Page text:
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Two local leaders are stepping back from the volunteer organization Hardin County United.
Judge-Executive Harry Berry issued a letter to members of HCU’s steering committee Wednesday asking them to accept his resignation as chairman, where he promoted the placement of a new leader no later than April.
Berry does not plan to step away from the role until the committee fills the vacancy, he said.
“When they find someone to replace me, I’m ready to step down,” he said. “Hopefully soon.”
The steering committee next meets in February.
Berry’s letter of intent to resign follows the resignation of Hardin Circuit Judge Ken Howard as chairman of the HCU governance subcommittee, which managed a study of unified government.
HCU was founded after the conclusion of the Hardin County Vision Project in 2010, an extensive report identifying 24 strategic goals and initiatives for the county to evolve. The study was commissioned by Hardin County government and paid for by the Office of Economic Adjustment of the U.S. Department of Defense, which expressed interest in the changes at Fort Knox through the Base Realignment and Closure Initiative.
Berry was involved at the ground floor and has led the group since its inception. Berry said he has invested the past five years into securing money for the visioning process, bidding the Vision Project and advancing the strategic goals identified. Some of those goals involve the creation of a “powerhouse” economic development entity, the establishment of a local YMCA, trauma center certification for Hardin Memorial Hospital and expanded alcohol laws. Certain goals have been met while others have been taken on by other organizations, Berry said.
Unfortunately, Berry said, HCU is publicly shackled to the goal of unified local government. A lengthy debate ensued countywide about the merits of consolidating government services until the measure floundered after Hardin Fiscal Court rejected the creation of a commission to study unifica-tion and form a charter for the public to vote on.
Berry said HCU has been unfairly labeled as a one-issue organization despite being committed to all of the goals outlined through the project.
That being said, Berry believes those goals should be championed by leaders in the private sector rather than elected officials, one of the factors prompting his decision.
“Many of us have concluded our path forward to accomplish the remaining strategic goals would best be achieved through increased involvement of the private versus the public sector,” Berry wrote in the letter. “Additionally, I think we all can agree leadership by elected officials from the public sector also brings with it ‘political baggage’ and government stereotypes that likely negatively impact the advancement of several key remaining HCU goals.”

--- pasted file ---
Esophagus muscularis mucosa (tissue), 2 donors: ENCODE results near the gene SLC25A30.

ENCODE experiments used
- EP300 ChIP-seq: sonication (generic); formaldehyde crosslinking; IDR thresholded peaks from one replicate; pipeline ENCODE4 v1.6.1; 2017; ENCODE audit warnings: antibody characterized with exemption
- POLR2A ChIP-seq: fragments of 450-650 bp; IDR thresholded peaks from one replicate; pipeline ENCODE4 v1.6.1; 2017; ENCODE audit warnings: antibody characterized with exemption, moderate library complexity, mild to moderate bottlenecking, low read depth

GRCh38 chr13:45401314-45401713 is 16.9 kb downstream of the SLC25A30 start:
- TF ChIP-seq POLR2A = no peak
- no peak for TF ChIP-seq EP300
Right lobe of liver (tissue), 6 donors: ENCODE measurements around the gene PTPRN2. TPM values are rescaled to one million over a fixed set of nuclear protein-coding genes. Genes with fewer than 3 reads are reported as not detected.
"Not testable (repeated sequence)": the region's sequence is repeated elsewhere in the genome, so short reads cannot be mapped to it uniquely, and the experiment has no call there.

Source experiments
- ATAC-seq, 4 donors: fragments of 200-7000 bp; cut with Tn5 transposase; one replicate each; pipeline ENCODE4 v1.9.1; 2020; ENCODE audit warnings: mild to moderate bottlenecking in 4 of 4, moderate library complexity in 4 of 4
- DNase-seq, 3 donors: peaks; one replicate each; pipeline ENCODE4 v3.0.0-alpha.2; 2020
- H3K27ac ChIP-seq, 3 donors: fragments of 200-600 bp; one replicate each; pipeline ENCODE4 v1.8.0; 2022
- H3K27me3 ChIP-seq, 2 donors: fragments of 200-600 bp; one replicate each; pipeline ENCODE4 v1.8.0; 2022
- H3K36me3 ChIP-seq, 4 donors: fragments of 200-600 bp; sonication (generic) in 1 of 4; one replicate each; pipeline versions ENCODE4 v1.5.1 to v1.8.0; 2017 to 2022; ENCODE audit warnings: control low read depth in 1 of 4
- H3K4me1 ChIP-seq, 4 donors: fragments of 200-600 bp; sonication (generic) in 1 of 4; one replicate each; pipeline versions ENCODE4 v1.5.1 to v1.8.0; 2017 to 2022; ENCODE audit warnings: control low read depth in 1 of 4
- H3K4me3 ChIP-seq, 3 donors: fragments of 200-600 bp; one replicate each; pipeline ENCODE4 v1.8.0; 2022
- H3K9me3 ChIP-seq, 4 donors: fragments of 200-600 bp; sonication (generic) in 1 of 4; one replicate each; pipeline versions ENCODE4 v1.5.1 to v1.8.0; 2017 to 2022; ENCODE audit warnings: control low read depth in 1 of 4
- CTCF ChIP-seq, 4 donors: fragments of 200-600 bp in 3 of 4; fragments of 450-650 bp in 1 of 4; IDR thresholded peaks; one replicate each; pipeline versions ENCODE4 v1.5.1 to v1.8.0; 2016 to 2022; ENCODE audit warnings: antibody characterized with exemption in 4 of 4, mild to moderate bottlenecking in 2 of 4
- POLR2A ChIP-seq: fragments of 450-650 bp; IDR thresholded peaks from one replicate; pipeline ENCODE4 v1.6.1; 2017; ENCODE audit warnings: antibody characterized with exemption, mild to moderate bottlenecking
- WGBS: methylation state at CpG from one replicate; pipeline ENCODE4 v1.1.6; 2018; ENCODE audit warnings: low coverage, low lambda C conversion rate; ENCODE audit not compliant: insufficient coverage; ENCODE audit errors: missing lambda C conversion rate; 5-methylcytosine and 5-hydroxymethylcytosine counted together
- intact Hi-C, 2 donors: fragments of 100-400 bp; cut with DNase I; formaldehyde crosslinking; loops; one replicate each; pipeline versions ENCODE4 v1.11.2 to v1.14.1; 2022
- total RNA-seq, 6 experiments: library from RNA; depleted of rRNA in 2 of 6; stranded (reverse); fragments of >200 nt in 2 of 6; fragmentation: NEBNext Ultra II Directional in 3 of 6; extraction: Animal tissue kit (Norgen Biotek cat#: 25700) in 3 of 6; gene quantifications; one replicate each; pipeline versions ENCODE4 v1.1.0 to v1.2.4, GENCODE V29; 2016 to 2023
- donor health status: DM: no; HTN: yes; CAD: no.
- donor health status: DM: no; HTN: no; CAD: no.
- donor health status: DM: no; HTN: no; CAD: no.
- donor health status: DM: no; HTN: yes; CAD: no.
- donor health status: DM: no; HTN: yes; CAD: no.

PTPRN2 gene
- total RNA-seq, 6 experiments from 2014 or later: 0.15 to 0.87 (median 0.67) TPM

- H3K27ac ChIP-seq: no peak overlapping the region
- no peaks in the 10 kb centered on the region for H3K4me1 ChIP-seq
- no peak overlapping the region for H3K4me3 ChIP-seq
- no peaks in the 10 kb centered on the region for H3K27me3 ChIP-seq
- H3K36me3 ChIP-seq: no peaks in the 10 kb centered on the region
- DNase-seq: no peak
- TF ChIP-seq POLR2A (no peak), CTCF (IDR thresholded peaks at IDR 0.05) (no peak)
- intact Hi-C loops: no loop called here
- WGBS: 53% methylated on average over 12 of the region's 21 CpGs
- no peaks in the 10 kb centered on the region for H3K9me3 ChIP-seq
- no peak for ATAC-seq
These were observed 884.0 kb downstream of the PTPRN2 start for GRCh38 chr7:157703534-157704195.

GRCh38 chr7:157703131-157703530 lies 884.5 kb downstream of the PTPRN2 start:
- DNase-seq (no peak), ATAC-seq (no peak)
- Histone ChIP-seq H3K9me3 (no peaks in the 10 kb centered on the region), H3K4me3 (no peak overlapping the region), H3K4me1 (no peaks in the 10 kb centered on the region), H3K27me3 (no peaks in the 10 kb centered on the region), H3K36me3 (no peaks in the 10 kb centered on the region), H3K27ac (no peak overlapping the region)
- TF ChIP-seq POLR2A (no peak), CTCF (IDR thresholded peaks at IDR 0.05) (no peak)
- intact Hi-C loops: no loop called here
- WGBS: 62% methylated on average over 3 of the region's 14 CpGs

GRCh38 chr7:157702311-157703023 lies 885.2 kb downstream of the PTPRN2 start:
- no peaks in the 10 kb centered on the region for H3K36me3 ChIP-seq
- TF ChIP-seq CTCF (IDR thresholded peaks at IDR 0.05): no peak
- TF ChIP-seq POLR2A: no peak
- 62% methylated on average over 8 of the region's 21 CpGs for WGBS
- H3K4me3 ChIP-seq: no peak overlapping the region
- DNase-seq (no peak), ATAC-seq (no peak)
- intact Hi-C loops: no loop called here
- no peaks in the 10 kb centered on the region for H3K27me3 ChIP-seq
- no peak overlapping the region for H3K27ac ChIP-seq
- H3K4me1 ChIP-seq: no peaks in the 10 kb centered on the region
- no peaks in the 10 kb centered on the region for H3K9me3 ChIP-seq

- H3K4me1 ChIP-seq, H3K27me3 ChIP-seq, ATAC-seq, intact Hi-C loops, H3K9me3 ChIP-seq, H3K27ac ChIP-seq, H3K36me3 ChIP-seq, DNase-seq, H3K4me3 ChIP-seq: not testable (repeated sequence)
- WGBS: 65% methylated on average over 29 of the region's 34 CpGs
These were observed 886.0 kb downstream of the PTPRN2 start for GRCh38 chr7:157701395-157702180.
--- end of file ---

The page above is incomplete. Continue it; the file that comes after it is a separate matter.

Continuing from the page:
Berry said community issues spearheaded by public servants can cause friction for constituents and be misconstrued as government policies.
“People can’t think of us in our other roles,” Berry said. “When (they) see me, all they see is judge-executive.”
Berry also believes fresh energy is needed at the top but said his enthusiasm and support for HCU has not waned. He said he does not plan to “disengage” but will simply let someone else “paddle the boat.”
Like Berry, Howard said he feels fresh eyes and energy are needed to lead the subcommittee but plans to continue in a support role. HCU is rounded out by the education subcommittee, chaired by Central Kentucky Community Foundation President and CEO Al Rider, and the community support committee, which is chaired by Hardin County Chamber of Commerce Executive Director Brad Richardson.
“I wasn’t asked to step down,” Howard said. “It was just something that, to me, was the right thing to do.”
Howard agreed HCU is now inextricably linked with unified government but said there are several issues the governance subcommittee has been tasked to explore — issues previously ignored because of the work required to promote the study of unification. One issue Howard said he wants to tackle is streamlining the planning and zoning process. Howard said there are several planning and zoning commissions inside the county, all of which have slightly different policies and ap-proaches.
“Sometimes that can be confusing,” he said.
As for unification, Howard said most feel the county is five to 10 years away from seriously con-sidering the notion, but the organization had to start somewhere. He believes the community benefited from HCU’s execution of a public information phase.
Luke Schmidt, HCU’s former consultant who still assists the organization in a volunteer capacity, said the leadership examples left by Berry and Howard are exemplary. Schmidt said both men have volunteered a “tremendous” amount of time in personal and professional capacities to work on the advancement of Hardin County.
Schmidt also said HCU could not have achieved nearly as much without the contributions of both men and said the immediate goal is to fill the two positions with capable successors.
Marty Finley can be reached at (270) 505-1762 or firstname.lastname@example.org.